Hockey has rich tradition in Cleveland

by Keegan Welsh || AHL On The Beat Archive

The city of Cleveland has been home to professional hockey for parts of eight decades and it is one the AHL’s charter cities.

In honoring the 75th anniversary of the AHL, the Monsters began their season by hosting Syracuse, another one of the league’s original cities.

Both sides donned throwback sweaters that replicated their original teams. Syracuse represented the jerseys of the Syracuse Stars, while the Monsters sported the uniforms of the Cleveland Barons, who captured 10 division titles and nine Calder Cup Championships between 1936 and 1973.

Lake Erie not only represented the Barons in a 3-2 come-from-behind win that night, but the seven other professional hockey teams that have played in the city of Cleveland.

Prior to the era of the Cleveland Barons were the International Hockey League’s Cleveland Indians (1929-1933), who became the Cleveland Falcons in 1934. The Falcons played their home games at Elysium Arena and became the first American Hockey League team in Cleveland, changing their name to the Barons in 1937.

The original Barons were highlighted by standout Fred Glover, the team’s leader in goals, assists, points, penalty minutes and years played and one of the inaugural inductees into the American Hockey League Hall of Fame in 2006.

Another notable player from that era was Les Cunningham. After being named a league all-star five times, the AHL’s MVP award was named after Cunningham for his individual success.

In 1972, the Cleveland Crusaders of the World Hockey Association began playing at Cleveland Arena. As a WHA team, the Crusaders were allowed to hire former National Hockey League players whose contracts had expired, and the competition forced the Barons to move to Jacksonville, Fla.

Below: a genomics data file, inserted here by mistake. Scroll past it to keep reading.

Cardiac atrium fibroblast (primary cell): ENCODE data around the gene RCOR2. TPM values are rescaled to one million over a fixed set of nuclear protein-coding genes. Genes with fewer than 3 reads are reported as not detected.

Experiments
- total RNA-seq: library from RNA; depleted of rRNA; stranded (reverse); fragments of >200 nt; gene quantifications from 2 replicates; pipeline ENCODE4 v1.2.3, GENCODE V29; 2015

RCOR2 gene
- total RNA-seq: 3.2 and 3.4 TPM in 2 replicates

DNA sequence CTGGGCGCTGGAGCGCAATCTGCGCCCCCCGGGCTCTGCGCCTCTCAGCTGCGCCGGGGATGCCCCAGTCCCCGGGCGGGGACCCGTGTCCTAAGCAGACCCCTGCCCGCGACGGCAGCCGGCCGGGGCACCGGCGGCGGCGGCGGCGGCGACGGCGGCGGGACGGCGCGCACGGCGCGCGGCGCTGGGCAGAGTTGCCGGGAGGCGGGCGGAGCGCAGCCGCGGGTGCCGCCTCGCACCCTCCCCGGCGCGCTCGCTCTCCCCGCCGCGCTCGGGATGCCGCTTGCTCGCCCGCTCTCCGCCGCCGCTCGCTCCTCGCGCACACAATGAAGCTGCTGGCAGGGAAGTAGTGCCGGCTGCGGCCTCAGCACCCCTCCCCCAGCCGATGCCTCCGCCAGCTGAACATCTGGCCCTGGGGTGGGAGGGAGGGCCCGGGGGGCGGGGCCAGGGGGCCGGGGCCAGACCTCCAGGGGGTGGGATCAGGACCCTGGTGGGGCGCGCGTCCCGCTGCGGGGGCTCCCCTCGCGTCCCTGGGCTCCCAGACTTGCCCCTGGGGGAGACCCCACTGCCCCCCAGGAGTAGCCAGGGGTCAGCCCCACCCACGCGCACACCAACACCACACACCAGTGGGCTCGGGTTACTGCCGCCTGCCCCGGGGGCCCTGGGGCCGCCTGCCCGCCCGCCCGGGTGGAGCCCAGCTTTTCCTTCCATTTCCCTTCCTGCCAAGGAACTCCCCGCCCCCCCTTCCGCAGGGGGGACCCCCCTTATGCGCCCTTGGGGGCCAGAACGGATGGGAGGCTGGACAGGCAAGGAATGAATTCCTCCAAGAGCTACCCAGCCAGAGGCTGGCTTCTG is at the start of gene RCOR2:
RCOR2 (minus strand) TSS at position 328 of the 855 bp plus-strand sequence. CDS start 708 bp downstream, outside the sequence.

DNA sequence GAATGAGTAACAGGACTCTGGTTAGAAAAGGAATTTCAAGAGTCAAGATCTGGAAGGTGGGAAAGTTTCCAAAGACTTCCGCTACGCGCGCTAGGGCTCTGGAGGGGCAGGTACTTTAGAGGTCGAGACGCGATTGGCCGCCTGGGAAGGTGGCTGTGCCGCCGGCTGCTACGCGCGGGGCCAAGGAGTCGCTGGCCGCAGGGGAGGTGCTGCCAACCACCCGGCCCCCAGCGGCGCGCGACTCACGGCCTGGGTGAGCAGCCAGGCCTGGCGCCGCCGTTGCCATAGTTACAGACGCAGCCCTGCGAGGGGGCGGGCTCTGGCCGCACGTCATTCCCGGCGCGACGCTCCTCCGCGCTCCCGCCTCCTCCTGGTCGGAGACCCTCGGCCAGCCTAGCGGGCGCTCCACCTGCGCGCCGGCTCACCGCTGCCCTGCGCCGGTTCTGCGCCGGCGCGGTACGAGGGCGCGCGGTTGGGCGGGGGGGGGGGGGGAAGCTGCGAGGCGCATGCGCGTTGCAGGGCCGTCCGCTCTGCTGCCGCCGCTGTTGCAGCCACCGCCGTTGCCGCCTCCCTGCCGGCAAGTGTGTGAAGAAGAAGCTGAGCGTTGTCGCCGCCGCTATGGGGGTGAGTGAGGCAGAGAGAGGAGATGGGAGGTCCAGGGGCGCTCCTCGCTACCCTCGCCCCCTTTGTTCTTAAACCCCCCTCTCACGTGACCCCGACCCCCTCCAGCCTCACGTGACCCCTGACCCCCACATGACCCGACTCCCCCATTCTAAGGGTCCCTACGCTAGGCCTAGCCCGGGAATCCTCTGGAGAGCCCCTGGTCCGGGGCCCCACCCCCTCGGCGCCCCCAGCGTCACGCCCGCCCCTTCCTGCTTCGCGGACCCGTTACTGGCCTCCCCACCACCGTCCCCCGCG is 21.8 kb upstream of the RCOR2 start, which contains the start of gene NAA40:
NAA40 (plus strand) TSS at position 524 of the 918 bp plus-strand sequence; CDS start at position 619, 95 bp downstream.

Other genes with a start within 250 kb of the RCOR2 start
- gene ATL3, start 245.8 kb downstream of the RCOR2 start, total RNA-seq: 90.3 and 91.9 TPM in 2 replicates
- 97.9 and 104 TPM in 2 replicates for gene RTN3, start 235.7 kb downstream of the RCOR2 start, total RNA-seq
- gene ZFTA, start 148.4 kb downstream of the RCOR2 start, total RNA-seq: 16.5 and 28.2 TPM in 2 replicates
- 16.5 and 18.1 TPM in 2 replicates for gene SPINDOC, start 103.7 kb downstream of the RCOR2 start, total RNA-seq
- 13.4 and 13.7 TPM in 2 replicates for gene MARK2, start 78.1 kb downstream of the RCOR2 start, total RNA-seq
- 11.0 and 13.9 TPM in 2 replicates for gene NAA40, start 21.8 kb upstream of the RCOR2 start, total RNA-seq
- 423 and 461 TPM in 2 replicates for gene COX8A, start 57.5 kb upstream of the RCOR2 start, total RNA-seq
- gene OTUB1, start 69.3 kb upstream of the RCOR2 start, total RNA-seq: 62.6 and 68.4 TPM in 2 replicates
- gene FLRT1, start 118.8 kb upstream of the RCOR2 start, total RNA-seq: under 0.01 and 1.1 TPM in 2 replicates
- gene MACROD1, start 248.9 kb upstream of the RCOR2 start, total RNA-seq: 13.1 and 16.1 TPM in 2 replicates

The Oakland Seals of the NHL were facing similar issues with the competition of the WHA, so the NHL formulated a new version of the Cleveland Barons in 1976. The Barons played at Richfield Coliseum, a venue with a seating capacity of 18,544 which was originally built for the Crusaders.

A series of trades allowed the Barons to mark one of their most notable winning streaks – three consecutive wins that featured victories over the Toronto Maple Leafs, New York Islanders and Buffalo Sabres.

Under the ownership of George Gund, the Barons merged with the Minnesota North Stars (the present-day Dallas Stars). The North Stars ultimately assumed the Barons’ place in the Adams Division.

The merge of the two teams caused Cleveland to be without hockey from 1978 until 1992, the inaugural season of the IHL’s Cleveland Lumberjacks, who moved to Cleveland from Muskegon, Mich. The Lumberjacks made playoff appearances in nearly every season of existence, including a third-round series in 1997.

At the end of the 2000-2001 season, the IHL folded, ending the reign of the Cleveland Lumberjacks.

In 2002, the Barons reformulated as an AHL team. The San Jose Sharks moved their AHL affiliate, the Kentucky Thoroughblades, to Gund Arena — which today is known as Quicken Loans Arena.

The resurrection of the Barons lasted until 2006, at which point the Barons headed to Worcester, Mass., to be named the Worcester Sharks.

That change made way for the Lake Erie Monsters. After a group of people led by Dan Gilbert, the majority owner of the NBA’s Cleveland Cavaliers, purchased and relocated an AHL franchise to Cleveland and the Monsters made their AHL season debut in the 2007-08 season.

Throughout the years the sport has grown in Cleveland and today the city has one of the nation’s top 10 youth hockey populations.

As Cleveland’s youth continues to develop passion for the game, the city anticipates an exciting, unique tradition of professional hockey that will carry on for years to come.